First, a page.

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Morris v. District of Columbia

United States District Court, D. Columbia.

April 25, 2014

CAROL MORRIS, Plaintiff,
v.
DISTRICT OF COLUMBIA, Defendant

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[Copyrighted Material Omitted]

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Re Document No.: 4.

For CAROL ANN MORRIS, Plaintiff: Douglas Tyrka, TYRKA & ASSOCIATES, LLC, McLean, VA.

For DISTRICT OF COLUMBIA, Defendant: Laura George, LEAD ATTORNEY, OFFICE OF ATTORNEY GENERAL, Washington, DC.

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MEMORANDUM OPINION

RUDOLPH CONTRERAS, United States District Judge.

Granting Plaintiff's Motion for an Injunction and Entering Judgment for the Plaintiff

I. INTRODUCTION

This case arises under the Individuals with Disabilities Education Act (" IDEA" ). On March 3, 2014, the plaintiff, Carol Morris, filed a complaint challenging a hearing officer's decision to dismiss her case filed on behalf of her son, J.J., as moot. See Compl. ¶ 1, ECF No. 1. On March 7, 2014, the plaintiff filed a motion for a preliminary injunction, asking this Court to remand the case to the hearing officer with instructions to hold a hearing of Ms. Morris's original due process complaint within 10 calendar days. See Pl.'s Mot. Prelim. Injunction 13, ECF No. 4. The Court held a motions hearing on this matter on April 10, 2014. Upon consideration of the parties' motions, and based on the parties' representations at the hearing, the Court will remand this case back to the hearing officer for a decision on the merits of the plaintiff's case.

II. FACTUAL AND PROCEDURAL BACKGROUND

The IDEA provides that " all children with disabilities have available to them a free appropriate public education (" FAPE" ) that emphasizes special education and related services designed to meet their unique needs and prepare them for further education, employment, and independent living." 20 U.S.C. § 1400(d)(1)(A). The centerpiece of the IDEA is the individualized education program (" IEP" ), which " set outs the child's present educational performance, establishes annual and short-term objectives for improvements in that performance, and describes the specially designed instruction and services that will enable the child to meet those objectives." See Honig v. Doe, 484 U.S. 305, 311, 108 S.Ct. 592, 98 L.Ed.2d 686 (1988). To ensure a child's and a parent's participation in IEP development, Congress created procedural safeguards to guide the process. See 20 U.S.C. § 1415. 20 U.S.C. § 1415(b)(6) allows parents to file a due process complaint, and 20 U.S.C. § 1415(f) entitles them to a due process hearing by a State or local education agency regarding that complaint, when they feel their child has been denied a FAPE. Once a hearing officer makes a decision regarding a parent's complaint, " [a]ny party aggrieved by the findings and decision . . . shall have the right to bring a civil action with respect to the complaint presented . . . ."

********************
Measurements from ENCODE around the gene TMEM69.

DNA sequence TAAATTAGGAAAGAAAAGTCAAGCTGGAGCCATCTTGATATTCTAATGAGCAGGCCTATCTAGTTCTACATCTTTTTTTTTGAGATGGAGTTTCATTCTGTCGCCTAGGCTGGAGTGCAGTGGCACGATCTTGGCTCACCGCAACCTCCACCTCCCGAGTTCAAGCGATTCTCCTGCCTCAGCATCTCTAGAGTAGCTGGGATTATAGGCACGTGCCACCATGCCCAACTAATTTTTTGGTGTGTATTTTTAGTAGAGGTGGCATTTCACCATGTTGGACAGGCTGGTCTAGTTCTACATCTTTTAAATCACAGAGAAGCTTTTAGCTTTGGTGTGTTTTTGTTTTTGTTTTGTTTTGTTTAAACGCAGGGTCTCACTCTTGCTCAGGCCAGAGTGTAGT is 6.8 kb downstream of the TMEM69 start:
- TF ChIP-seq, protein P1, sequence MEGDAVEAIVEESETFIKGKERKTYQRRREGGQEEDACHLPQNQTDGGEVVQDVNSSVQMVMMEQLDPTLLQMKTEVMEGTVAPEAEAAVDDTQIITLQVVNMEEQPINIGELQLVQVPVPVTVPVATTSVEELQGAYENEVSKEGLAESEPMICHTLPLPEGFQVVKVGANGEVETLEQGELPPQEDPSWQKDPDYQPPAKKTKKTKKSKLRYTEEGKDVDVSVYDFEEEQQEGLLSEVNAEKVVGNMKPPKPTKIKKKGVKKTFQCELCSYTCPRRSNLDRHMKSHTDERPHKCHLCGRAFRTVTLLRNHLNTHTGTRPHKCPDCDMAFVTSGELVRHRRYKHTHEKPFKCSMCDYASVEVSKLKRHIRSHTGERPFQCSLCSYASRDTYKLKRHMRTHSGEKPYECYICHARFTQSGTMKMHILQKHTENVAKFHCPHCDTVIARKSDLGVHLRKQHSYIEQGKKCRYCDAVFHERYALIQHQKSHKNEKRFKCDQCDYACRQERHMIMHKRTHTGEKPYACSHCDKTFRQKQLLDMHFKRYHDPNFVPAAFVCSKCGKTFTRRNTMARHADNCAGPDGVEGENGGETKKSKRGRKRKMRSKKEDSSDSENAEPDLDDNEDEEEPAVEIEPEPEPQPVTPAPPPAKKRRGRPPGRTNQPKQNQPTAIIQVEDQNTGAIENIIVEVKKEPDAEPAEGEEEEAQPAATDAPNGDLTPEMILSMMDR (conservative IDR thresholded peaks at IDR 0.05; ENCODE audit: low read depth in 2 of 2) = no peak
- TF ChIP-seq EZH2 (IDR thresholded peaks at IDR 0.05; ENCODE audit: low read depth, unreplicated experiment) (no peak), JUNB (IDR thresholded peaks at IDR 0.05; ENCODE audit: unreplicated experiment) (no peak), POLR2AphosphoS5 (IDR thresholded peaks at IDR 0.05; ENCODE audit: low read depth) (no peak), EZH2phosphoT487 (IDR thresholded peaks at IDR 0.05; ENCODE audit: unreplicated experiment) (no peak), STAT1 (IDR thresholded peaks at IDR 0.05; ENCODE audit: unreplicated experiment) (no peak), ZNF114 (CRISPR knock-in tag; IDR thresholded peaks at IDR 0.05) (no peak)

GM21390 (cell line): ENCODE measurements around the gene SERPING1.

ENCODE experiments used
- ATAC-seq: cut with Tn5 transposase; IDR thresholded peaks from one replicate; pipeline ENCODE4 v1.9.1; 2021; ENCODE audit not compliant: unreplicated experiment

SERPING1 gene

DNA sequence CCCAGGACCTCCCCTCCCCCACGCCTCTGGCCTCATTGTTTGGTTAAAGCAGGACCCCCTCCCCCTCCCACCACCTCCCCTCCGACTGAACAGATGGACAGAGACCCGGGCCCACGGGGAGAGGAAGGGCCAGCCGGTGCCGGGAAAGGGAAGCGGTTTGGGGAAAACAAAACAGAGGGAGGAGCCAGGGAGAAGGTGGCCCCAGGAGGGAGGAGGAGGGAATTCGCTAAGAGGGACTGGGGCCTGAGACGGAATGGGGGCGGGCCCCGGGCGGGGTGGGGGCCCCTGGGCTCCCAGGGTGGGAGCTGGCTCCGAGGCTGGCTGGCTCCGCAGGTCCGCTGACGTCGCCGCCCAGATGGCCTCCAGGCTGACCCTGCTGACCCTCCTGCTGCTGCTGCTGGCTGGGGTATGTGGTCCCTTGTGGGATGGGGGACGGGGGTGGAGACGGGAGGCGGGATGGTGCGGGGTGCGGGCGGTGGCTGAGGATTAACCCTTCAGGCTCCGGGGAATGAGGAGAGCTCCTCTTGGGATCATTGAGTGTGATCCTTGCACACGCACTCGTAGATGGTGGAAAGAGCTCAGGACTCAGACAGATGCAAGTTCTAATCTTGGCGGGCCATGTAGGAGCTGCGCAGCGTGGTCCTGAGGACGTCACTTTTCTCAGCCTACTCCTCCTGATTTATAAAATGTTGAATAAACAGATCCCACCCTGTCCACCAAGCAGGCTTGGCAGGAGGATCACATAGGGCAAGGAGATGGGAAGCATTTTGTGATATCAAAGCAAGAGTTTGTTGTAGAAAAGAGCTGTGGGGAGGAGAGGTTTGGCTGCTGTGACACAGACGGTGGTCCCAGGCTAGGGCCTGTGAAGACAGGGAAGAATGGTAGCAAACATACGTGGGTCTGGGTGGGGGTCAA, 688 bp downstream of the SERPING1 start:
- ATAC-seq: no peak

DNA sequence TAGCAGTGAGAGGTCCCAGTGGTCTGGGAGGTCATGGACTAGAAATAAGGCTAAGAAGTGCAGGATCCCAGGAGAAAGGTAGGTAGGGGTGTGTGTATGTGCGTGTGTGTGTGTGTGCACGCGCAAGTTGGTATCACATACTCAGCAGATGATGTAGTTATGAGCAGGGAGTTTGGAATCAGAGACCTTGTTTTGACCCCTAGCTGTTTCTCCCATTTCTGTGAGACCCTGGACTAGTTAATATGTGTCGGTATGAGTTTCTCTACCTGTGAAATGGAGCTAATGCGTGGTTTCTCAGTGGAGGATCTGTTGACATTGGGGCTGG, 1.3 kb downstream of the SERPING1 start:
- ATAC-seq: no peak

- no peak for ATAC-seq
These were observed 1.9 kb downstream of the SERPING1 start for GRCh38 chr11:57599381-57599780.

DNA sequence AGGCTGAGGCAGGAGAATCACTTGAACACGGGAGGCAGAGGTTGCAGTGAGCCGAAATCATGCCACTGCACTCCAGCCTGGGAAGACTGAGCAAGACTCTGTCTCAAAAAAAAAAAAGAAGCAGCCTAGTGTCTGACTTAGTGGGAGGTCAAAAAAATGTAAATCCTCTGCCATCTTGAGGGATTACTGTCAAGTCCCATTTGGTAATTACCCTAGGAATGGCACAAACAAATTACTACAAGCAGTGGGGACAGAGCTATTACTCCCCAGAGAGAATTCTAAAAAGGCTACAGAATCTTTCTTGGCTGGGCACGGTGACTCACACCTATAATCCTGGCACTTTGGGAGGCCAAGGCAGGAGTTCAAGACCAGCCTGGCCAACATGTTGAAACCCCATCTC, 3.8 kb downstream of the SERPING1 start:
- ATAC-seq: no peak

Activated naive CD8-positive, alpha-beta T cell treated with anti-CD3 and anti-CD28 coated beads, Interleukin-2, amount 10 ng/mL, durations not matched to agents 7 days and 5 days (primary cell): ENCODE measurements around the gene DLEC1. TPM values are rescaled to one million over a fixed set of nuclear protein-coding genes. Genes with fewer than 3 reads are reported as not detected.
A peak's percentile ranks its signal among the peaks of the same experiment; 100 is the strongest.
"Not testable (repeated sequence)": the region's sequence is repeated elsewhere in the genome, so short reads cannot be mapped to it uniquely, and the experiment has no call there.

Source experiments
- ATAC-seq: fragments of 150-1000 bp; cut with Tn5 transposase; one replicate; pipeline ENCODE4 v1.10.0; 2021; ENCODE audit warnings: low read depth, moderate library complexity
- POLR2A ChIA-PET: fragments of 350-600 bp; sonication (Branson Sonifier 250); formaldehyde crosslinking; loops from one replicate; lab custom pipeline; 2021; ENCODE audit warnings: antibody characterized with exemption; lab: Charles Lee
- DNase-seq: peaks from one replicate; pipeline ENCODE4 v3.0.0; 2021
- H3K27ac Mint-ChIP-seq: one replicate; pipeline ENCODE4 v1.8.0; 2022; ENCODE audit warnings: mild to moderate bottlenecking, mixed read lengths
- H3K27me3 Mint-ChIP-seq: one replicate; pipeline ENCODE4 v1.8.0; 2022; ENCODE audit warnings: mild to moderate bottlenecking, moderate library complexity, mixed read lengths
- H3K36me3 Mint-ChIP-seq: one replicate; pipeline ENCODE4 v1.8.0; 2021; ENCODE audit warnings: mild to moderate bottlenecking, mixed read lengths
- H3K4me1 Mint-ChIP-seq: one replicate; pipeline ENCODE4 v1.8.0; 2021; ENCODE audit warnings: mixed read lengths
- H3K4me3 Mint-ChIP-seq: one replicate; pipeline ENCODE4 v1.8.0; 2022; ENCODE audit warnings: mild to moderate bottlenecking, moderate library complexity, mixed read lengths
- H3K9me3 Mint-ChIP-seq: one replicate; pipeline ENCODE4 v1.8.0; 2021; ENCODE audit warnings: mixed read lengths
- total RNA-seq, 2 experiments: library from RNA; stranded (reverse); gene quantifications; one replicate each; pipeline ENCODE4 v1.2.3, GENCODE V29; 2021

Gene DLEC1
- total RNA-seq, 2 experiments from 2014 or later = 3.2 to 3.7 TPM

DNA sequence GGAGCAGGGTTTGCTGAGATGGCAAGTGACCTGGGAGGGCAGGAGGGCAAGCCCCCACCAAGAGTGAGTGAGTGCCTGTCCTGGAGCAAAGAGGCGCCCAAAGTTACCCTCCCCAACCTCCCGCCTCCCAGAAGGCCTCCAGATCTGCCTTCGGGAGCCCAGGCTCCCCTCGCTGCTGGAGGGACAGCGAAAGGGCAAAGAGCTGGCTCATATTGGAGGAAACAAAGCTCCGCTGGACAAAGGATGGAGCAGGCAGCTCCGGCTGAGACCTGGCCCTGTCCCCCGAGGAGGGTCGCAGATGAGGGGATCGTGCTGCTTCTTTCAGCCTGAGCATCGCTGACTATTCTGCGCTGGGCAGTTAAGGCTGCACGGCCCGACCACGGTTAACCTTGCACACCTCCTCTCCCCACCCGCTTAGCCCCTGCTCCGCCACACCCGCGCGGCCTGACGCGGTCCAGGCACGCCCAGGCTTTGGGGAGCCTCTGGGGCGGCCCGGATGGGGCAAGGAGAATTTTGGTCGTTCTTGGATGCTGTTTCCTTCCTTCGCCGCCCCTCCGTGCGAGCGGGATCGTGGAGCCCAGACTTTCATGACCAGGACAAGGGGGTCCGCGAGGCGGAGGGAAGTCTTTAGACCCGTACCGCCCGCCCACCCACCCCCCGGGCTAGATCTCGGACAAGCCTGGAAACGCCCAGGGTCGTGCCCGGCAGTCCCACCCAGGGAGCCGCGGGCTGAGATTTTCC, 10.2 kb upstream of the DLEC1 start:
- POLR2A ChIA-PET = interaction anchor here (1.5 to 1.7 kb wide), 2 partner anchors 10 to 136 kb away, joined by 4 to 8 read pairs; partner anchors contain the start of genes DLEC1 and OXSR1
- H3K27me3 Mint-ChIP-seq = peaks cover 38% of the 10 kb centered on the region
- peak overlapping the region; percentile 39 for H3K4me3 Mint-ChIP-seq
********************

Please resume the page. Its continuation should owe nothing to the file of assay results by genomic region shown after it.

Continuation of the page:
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See 20 U.S.C. § 1415(i)(2)(A). That same section specifies that " [i]n any action brought under this paragraph, the court (i) shall receive the records of the administrative proceedings; (ii) shall hear additional evidence at the request of a party; and (iii) basing its decision on the preponderance of the evidence, shall grant such relief as the court determines is appropriate." 20 U.S.C. § 1415(i)(2)(C).